Today we’re talking about how to use a moka pot, and why moka pot coffee doesn’t deserve the bad rap it usually gets. They’re a great way to make delicious coffee if you stick to a few basic rules!
So, how to make coffee with a moka pot taste great? Well, we’re here to share all of our tips and tricks so you can make perfect moka pot coffee. We’ll also fill you in on some common mistakes when using a moka pot.
Quick Moka Pot Brewing Guide
- Fill the bottom chamber with freshly boiled water to just below the valve.
- Fill filter basket with fine ground coffee – DO NOT TAMP!
- Assemble the pot and place on medium heat with lid open.
- Wait for coffee to bubble up into the top chamber.
- As soon as you hear a gurgling sound, remove from heat.
- Immediately run the base under the cold tap.
What is a Moka Pot?
A moka pot is a stovetop coffee pot, usually made from steel or aluminium. Moka pots rely on steam pressure to brew coffee and are comparable to espresso machines in this way. You can also achieve an espresso style coffee taste using a moka pot.
There are various moka pot sizes and designs with a popular design being the stainless steel moka pot, since they can be easier to clean.
Many people buy a moka pot because they love espresso coffee and want to replicate the taste at home. Making espresso in a moka pot is simple and most people won’t notice the difference between espresso machine espresso and moka pot espresso.
Moka Pot vs Percolator – What’s the Difference?
A moka pot and a percolator are both a stovetop coffee pot. However, a fundamental difference is that moka pots use steam pressure to push water upwards through the coffee grinds and a percolator uses gravity to drip water through the coffee.
In terms of taste, moka pots and percolators produce quite different flavours. Percolators often create a bitter taste profile due to the length of time you must apply heat to the pot, as well as how the water can drip through the coffee grinds several times before it’s ready.
Unlike percolators, moka pots have a separate chamber for the brewed coffee to collect, meaning the water only passes through the coffee grinds once. The result is a stronger, espresso style coffee, that should not be bitter (keep reading for our step by step guide on making espresso in a moka pot).
How Does a Moka Pot Work
Let’s get into the science behind a moka pot. When the water in the lower chamber of a moka pot is boiling, some of the water becomes steam and fills the empty space above the water, where the pressure starts to build.
Eventually, there’s enough pressure to force the water upwards, out of the lower chamber, and through the coffee grinds. The brewed coffee then collects in the upper chamber, ready to be served.
You might have an image of an exploding, over pressurised moka pot in your mind, but fear not—all modern moka pots now come fitted with a safety valve that will let out any excess steam.
Moka Pot Grind Size
When it comes to moka pot grind size, it’s important to note that the water travels through the coffee quickly. For this reason it’s best to use fine to medium fine grinds so that there’s a bigger surface area and you get a stronger, well bodied coffee.
However, the grinds in your moka pot coffee maker should be a little coarser than the typical super fine espresso size grind, as these may clog the filter basket and result in bitter coffee.
Check this article for our top coffee grinder suggestions!
How to Make Espresso in a Moka Pot
Using moka pots is not difficult and you can achieve an espresso style coffee with ease. Start off by pouring freshly boiled water into the bottom chamber. If you’ve been wondering how to use coffee pots to get a strong but not bitter flavour, using hot water is key.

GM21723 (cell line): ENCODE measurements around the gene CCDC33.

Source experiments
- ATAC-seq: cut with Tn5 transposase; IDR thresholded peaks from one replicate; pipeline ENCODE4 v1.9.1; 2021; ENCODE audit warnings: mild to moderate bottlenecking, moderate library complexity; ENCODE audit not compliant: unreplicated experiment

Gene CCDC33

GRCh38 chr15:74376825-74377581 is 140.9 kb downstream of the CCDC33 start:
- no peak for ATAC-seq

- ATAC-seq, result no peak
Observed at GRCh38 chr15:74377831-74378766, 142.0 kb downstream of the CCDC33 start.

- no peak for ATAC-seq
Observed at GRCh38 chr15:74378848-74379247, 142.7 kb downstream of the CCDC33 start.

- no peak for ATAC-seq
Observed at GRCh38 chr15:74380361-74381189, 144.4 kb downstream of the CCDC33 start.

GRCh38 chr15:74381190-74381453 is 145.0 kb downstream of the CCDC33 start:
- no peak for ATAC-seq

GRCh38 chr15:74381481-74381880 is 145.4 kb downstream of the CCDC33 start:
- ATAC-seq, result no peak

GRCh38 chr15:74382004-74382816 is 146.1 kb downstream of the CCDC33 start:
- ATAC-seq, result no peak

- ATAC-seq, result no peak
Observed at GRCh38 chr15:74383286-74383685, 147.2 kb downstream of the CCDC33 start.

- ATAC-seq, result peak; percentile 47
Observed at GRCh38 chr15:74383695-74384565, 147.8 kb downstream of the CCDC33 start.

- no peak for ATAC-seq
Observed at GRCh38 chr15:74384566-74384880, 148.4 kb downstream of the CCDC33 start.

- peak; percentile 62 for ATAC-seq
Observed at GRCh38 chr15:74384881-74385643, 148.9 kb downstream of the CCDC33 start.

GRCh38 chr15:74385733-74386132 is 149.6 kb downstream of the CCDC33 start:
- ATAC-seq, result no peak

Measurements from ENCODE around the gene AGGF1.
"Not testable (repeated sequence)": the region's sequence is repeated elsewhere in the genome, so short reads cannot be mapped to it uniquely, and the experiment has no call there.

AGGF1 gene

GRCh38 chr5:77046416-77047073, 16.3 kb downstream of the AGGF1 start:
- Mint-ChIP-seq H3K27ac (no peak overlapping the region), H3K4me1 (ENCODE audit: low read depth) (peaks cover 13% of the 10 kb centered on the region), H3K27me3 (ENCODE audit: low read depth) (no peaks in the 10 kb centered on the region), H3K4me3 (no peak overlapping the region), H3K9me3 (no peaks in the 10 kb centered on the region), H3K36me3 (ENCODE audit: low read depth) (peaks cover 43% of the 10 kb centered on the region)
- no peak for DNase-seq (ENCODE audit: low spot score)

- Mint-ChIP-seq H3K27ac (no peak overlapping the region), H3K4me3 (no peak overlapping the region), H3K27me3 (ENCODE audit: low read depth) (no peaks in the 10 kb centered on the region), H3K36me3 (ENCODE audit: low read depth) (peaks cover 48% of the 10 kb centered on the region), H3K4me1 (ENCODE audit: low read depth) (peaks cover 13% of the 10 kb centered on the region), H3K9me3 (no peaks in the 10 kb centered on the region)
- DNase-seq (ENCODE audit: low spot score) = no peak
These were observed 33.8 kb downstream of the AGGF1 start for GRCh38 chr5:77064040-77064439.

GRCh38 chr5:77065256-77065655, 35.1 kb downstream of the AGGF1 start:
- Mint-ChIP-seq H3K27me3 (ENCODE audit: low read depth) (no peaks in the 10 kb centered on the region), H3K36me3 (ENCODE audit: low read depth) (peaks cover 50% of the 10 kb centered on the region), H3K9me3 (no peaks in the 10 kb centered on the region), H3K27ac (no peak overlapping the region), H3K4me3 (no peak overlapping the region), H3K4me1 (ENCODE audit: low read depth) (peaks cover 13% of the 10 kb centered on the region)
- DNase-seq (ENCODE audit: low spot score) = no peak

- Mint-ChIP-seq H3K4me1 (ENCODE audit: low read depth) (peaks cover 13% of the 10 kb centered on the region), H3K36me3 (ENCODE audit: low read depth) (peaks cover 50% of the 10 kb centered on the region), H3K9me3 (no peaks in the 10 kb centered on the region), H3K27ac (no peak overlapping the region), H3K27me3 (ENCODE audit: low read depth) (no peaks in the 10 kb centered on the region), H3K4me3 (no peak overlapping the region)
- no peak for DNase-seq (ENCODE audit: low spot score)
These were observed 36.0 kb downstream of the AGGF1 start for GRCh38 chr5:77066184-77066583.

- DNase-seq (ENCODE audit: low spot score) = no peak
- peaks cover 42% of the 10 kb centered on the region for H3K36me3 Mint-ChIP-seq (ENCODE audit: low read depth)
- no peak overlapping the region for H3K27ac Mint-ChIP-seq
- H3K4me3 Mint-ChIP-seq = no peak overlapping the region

Fill with water to just below the safety valve. Then, put your grinds in the filter basket. Fill it completely, but don’t tamp the coffee—just level it off. Put the filter basket, complete with grinds, into the bottom chamber.
Now, using a tea towel to protect your hand from burns, screw the upper chamber onto the bottom securely. As soon as you’ve done this, get it onto the stovetop at a medium heat.
It’s best to leave the lid up so you can tell when the coffee is ready. Watch the brewed coffee fill the upper chamber and wait until you hear a gurgling sound. Then, get it off the heat, and close the lid and run a cold tap over the base to stop the brewing process in its tracks.
Lastly, pour the coffee into a cup and you’ve got yourself an espresso style moka pot coffee!
Cleaning Moka Pots
Luckily cleaning moka pots is a simple process. Some are marketed as dishwasher safe but it’s recommended to only hand wash your moka pot. It’s a common myth that you shouldn’t clean your moka pot at all — in fact this can result in bitter coffee.
When it comes to what to use to clean coffee pots — you should use, well, nothing! It’s enough to dump out the coffee grounds and rinse with warm water, then dry thoroughly. You shouldn’t use soap to clean your moka pot as it can damage the lining.
Moka Pot vs French Press
Let’s break down the battle of the moka pot vs french press. French presses make coffee by combining hot water and coffee grinds directly within one chamber. The coffee grinds and water are left to brew for a few minutes and then the grinds are pressed to the bottom of the chamber using the plunger.
French press coffee tastes similar to percolator coffee and is not as strong or comparable to the espresso style coffee that can be achieved with a moka pot. So, if you’re an espresso fan and like your coffee strong, you’ll most likely be more satisfied with a moka pot over a french press.
Where to Buy Moka Pots
The simplest way to get your new moka pot is online—you’ll find a broader choice of products and can read up on others’ experiences before committing. Take a look at our stovetop coffee maker buying guide for some great products and links to where to buy moka pots.